Andrew: Right. How did you life change after the sale?
Greg: My wife and I took some time. Actually, she stayed at work for a year. I convinced her to take some time off and we did some traveling. Ever since I was a little kid and sold my first thing, I had the vision of someday wanted to travel and do things. I used to tell my parents, “I want to be able to eat steak every day while I still have teeth.”
Andrew: Did you get to do that?
Greg: We took some time to go do these things.
Andrew: What was it like? How long did you go and where did you go?
Greg: We went to Europe. I hadn’t been to Europe since the ’80s. I hadn’t traveled that much in my life at all, so we went to Europe. We went to Italy and spent six weeks over there. We’d been to Germany and Spain and we’d done a lot of the United States as well. Montana, Wyoming, Washington, everything in the west just about. We spent some weeks in New York State, all over the state, and up into Canada. Just a lot of traveling and spending time together and just having fun.
Andrew: Okay. How long did you go before you launched your. . . I guess it looks like AutoSpies launched the year that you left MP3.com?
Greg: Right, exactly. Don and I started AutoSpies. It was his original idea about what it might be. My wife was still working at this point in time so it was like, “Yeah, let’s do this thing. Let’s get it going.” That’s what I did right afterwards was jump right back into that.
Andrew: Don is Donald Buffamanti, who I think you met on MP3.com?
Greg: Yes, I did.
Greg: He worked for me at MP3. He was a senior business development guy. He’s an old Apple guy. He was the President’s advisor in Canada and he was connected to a lot of Canadian [??], early days of Apple back in the ’80s.
Andrew: What was the vision for AutoSpies?
Greg: AutoSpies, the general vision is to deliver inside information on vehicles allowing people to find out. . . The original vision was to allow people to find out, for example, if BMW was looking to move units, that there was what they call money in the truck on these units. You go to your salesperson, you find out from us that there’s $3,000 held back dealer incentive and you go to the salesperson or you go to the sales manager and you know that there’s sales incentive and you purchase it for part of that share. Say, “We know that this is your bottom line, but we also know that you have $3,000 in the trunk, so why don’t you keep $1,500, give me another $1,500 off the purchase price and I’ll buy the vehicle from you?” It’s inside information on what was going on. Don’s really good at seeking out and making those relationships to be able to find out that information.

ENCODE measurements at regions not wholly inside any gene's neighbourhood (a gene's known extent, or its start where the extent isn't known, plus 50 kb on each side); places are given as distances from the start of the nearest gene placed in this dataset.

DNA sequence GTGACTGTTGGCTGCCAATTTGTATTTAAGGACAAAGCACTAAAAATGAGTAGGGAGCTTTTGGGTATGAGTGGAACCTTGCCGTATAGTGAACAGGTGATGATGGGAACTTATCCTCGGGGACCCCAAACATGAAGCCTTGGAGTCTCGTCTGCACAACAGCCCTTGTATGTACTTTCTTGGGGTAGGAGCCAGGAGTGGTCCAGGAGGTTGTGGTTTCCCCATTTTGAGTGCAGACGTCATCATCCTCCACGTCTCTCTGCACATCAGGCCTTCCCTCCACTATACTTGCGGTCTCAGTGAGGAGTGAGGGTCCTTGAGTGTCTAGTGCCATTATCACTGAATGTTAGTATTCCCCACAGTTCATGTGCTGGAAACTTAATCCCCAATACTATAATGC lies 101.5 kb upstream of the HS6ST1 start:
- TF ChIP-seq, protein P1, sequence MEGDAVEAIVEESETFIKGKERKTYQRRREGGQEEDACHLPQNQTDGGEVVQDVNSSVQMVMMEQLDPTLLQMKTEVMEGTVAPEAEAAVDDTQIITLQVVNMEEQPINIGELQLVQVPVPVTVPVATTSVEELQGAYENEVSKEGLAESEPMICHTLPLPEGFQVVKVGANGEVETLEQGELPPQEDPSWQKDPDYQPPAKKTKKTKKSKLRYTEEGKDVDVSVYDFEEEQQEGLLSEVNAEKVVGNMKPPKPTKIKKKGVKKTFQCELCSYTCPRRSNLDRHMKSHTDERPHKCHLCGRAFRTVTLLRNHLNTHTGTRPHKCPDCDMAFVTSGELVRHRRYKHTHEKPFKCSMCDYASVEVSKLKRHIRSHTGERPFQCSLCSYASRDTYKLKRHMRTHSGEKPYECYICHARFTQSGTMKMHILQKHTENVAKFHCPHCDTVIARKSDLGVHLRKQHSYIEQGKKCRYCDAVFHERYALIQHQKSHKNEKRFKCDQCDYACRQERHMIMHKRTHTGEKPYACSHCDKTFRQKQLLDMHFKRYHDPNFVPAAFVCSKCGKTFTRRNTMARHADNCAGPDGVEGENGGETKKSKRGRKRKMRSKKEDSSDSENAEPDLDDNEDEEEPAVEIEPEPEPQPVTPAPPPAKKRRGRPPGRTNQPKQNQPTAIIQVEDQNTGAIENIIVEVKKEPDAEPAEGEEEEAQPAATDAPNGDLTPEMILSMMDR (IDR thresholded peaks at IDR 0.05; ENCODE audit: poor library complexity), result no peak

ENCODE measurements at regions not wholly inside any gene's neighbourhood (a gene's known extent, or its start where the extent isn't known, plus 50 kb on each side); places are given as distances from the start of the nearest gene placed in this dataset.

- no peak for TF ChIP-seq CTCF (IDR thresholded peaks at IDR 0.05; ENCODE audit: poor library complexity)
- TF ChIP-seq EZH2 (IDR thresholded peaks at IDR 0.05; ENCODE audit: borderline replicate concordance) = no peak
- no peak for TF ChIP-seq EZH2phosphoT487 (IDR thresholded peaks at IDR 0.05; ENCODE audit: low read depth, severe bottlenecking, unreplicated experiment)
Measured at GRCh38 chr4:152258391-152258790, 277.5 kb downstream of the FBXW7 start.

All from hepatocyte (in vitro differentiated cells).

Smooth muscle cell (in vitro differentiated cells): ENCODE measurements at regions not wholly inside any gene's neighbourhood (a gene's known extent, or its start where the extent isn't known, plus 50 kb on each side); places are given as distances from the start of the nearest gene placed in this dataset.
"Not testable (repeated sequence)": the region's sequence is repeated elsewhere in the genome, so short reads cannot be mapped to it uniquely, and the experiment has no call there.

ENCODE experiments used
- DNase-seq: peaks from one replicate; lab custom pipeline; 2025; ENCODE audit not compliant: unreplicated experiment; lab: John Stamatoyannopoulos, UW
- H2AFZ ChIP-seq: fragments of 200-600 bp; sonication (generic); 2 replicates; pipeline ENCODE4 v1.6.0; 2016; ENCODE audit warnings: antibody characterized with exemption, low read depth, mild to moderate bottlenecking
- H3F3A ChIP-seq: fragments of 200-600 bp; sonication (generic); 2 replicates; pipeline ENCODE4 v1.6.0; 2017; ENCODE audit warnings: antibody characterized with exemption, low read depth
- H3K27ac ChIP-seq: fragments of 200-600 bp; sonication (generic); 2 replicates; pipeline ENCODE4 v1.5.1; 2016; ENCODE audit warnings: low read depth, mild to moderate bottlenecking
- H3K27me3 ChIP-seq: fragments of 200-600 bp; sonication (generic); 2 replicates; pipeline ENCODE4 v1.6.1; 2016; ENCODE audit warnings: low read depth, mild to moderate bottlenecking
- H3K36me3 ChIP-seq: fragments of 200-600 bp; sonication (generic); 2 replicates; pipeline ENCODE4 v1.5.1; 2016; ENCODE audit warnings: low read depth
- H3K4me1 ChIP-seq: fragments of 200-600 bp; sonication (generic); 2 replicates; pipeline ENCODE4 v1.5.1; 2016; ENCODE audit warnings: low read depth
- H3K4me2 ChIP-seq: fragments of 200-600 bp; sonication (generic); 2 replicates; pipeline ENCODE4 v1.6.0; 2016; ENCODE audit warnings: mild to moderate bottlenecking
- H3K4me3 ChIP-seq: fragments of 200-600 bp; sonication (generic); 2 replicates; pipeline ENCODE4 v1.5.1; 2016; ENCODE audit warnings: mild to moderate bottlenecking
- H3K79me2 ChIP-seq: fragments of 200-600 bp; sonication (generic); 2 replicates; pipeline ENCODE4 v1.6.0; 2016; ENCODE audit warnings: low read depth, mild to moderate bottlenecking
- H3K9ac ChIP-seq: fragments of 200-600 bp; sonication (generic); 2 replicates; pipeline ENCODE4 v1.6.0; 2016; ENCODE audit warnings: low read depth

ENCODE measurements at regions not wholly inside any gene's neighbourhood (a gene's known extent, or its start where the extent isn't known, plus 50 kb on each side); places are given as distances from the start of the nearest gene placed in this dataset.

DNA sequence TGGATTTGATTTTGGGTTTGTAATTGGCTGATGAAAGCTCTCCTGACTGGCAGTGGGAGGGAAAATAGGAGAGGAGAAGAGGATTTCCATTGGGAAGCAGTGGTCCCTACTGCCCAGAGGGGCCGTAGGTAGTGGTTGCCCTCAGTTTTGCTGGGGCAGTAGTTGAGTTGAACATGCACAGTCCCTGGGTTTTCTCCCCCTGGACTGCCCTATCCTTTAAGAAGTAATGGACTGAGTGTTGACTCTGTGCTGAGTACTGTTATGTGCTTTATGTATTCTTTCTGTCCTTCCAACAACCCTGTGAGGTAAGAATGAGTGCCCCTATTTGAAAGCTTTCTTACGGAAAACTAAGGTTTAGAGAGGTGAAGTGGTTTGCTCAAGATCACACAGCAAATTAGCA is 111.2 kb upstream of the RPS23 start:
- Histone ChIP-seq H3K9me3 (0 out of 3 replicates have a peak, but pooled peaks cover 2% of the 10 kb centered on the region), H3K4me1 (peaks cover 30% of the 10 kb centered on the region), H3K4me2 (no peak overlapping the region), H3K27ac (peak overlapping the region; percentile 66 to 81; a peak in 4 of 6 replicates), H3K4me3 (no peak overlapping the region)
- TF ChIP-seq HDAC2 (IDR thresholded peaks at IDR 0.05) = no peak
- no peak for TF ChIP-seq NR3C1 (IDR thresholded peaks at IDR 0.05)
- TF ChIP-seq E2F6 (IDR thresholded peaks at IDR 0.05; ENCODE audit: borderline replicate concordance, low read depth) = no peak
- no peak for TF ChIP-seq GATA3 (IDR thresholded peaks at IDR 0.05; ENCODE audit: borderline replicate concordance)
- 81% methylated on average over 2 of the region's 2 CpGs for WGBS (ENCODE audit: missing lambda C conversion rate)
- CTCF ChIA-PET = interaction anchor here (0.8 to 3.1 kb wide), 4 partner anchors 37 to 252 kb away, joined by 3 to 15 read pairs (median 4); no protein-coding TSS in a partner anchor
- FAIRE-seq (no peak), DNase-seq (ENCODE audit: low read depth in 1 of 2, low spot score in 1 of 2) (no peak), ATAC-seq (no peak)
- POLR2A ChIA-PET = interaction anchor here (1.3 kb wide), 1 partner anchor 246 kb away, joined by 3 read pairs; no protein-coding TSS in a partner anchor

Andrew: Okay. His job, I guess, was to get that information. Yours, I’m assuming, was to sell?
Greg: Exactly. Sales and looking at the consumer experience and the vision of what is AutoSpies? How do we get the delivery to the consumer? Then with the idea of, okay, there’s advertising around it, there’s advertising at top, there’s advertising contextually, different things like that. Then obviously going to the different potential sponsors and pitching the deal. Different from the perspective of AutoSpies started out as the idea of like a Consumer Reports where auto manufacturers weren’t part of the equation, because we wanted to have the unbiased opinion and be able to say whatever we wanted to say about anyone. It eventually changed later on to something a little different.
Andrew: AndrewSG in the audience is asking me to ask you how you got contact information for the bigger advertisers. It’s a good question. How did you know who to contact?
Greg: Yeah. It’s never been that difficult for me having come out of the brokerage business to find the right person within the corporation that you needed to get to. It’s, I guess, in fancy terms social engineering. You talk to somebody on the phone, you call them up, you talk to them, you find out who is the person and it’s easy to find out who the person is you need to talk to from somebody not in that department. You say, gosh, I’m talking to somebody in a completely different area and I say, “Hey, who runs marketing over in the group because I was trying to get them, I somehow go to you. Sorry. Who is that?” Then you find out who that person is. Then you start to work with the assistants if you have to go through the magic gatekeepers. You have to work your way into it based on what it is that you’re talking about, that you can fill a need that you think they have.
Andrew: Ah, interesting. I see. I used to do that as a headhunter. I worked as a researcher for a headhunter in college and if I wanted to find out who was working at the bon [SP] department of the New York office, I’d call the San Francisco office and chat with them and ask them who was in the New York office and they were much more willing to talk about it.